A week to see him

Donna had to apply for compassionate leave, but was kept from seeing Mark until a week after the attack.

Thankfully by then he had beaten the most likely outcome and regained consciousness.

“I had to wait a week to see him, which was the worst week of my life. As soon as I saw him I couldn't believe how different he looked. His left leg was gone from above the knee and he just looked so skinny and pale. It was a huge shock to see him looking so ill.

“Mark was convinced he was still in Afghanistan, but thankfully he didn't have any memory of the attack, which meant he’d never have any horrible flashbacks.”

As he had no memory of what had happened to him, Mark had to be told that he’d lost his leg and, heartbreakingly, he feared that Donna might leave him because of his injuries.


"Initially Mark was devastated to lose his leg. He asked me if I would leave him but that thought never ever crossed my mind.”

Donna was undeterred by his life changing injuries and she vowed to stand by him.

"I told him how much I loved him and that I wanted to spend the rest of my life with him. Mark replied saying that, once he was better, he would marry me."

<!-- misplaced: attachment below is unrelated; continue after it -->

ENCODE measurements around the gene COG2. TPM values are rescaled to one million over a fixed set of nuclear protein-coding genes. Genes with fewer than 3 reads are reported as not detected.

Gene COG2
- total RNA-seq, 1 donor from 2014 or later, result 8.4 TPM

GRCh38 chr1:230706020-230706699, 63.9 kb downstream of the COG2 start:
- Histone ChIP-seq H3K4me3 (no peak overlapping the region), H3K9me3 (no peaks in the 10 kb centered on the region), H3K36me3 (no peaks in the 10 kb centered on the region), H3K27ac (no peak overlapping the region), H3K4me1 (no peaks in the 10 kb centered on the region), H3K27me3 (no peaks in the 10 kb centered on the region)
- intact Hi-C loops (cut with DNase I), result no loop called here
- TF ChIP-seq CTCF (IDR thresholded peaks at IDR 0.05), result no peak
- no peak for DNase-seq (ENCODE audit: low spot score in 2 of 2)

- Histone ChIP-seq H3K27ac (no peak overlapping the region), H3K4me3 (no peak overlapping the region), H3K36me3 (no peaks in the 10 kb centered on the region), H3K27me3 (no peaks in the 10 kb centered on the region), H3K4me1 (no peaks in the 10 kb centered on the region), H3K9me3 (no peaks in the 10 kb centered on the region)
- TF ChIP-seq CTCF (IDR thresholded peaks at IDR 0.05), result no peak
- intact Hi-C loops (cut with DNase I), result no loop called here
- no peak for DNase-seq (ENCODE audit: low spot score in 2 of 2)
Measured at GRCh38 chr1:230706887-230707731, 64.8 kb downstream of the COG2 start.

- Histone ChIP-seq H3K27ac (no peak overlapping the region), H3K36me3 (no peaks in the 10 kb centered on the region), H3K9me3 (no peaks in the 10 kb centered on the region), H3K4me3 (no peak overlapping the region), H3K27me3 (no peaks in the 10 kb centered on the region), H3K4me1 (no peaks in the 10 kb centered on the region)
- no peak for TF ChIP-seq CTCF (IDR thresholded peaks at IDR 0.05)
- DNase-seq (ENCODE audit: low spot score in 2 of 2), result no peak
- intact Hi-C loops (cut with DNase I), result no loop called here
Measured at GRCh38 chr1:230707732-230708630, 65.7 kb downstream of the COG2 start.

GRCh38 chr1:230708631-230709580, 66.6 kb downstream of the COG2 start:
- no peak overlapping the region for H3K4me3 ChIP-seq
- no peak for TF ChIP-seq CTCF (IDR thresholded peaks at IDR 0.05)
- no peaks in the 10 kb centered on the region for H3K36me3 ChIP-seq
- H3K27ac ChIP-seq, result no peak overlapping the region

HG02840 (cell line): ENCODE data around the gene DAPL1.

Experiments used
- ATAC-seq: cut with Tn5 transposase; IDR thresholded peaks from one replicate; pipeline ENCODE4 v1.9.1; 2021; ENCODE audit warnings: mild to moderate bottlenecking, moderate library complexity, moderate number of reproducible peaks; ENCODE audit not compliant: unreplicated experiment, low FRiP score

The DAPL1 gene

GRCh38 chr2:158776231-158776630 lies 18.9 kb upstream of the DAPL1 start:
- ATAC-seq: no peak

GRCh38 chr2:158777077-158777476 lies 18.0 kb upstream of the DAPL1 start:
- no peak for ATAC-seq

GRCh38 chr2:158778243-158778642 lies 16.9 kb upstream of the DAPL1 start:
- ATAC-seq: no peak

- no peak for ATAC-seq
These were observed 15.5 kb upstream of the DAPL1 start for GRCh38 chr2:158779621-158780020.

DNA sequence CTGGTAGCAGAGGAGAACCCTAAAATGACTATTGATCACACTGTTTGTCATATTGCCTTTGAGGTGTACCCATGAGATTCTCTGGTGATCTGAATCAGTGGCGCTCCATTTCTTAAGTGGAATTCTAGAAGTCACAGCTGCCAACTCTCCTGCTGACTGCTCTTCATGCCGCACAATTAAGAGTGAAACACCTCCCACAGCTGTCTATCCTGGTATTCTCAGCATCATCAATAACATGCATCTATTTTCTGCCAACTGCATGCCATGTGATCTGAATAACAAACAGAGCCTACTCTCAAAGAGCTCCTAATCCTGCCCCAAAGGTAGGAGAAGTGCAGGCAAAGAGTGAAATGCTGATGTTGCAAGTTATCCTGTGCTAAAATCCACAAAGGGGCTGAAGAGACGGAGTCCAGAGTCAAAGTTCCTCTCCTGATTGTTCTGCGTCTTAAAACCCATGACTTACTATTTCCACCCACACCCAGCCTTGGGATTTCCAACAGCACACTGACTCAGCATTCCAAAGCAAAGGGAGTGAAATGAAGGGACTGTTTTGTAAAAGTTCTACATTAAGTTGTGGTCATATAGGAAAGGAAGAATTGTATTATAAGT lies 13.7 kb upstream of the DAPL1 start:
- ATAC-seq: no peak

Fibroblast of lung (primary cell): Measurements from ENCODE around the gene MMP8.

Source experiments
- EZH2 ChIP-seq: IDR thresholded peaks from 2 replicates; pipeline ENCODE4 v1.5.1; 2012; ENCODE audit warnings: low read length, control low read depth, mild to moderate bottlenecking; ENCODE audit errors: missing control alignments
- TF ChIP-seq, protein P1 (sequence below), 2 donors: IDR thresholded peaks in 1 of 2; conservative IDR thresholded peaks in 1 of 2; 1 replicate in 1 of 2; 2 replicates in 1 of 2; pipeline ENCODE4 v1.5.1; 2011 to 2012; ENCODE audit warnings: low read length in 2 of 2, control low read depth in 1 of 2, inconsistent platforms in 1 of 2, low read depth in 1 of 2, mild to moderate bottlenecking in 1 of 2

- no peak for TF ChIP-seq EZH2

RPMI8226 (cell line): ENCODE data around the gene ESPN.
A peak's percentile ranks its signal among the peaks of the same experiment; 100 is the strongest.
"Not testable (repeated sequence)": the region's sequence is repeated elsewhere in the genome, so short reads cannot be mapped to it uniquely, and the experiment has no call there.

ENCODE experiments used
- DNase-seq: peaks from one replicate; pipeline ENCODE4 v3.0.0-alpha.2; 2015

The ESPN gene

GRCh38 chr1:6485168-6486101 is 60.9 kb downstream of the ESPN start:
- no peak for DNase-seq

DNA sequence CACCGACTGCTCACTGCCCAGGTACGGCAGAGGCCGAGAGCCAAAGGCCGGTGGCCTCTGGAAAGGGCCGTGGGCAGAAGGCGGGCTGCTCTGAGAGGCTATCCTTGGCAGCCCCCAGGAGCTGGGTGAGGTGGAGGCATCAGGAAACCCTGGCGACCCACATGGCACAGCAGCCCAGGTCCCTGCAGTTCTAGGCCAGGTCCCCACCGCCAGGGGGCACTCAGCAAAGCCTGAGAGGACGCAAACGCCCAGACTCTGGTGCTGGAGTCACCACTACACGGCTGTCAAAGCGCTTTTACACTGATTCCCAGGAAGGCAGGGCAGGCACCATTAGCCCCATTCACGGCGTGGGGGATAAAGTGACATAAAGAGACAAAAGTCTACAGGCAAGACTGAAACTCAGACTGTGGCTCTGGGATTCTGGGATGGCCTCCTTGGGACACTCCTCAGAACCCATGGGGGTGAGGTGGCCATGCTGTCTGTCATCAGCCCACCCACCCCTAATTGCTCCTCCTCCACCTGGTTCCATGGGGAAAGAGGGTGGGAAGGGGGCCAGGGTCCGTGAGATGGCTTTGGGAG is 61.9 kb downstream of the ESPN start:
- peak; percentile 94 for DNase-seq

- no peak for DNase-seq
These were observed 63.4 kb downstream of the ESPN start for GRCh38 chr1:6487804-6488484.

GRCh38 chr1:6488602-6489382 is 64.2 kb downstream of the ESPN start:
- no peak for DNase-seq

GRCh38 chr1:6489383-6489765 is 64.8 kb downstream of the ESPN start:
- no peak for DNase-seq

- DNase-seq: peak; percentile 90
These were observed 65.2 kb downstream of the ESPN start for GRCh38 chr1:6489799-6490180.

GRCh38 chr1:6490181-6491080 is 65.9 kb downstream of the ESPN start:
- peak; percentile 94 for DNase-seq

"I told him how much I loved him and that I wanted to spend the rest of my life with him."

Donna’s support gave Mark the strength to get better.

“Once Mark knew I would always be there for him he started to accept what had happened and didn’t dwell on his injuries. Instead he was just so thankful to be alive. I truly admired his spirit – not once did he moan or say ‘why me?’ and he actually gave me the strength to deal with it.”

The Road to Recovery

Just three months later, after being referred to a spinal specialist in North Wales, he learnt to walk again at Headley Court with a prosthetic limb. Whilst receiving treatment there Mark was one of the first wounded soldiers to benefit from the Legion-funded Battle Back programme.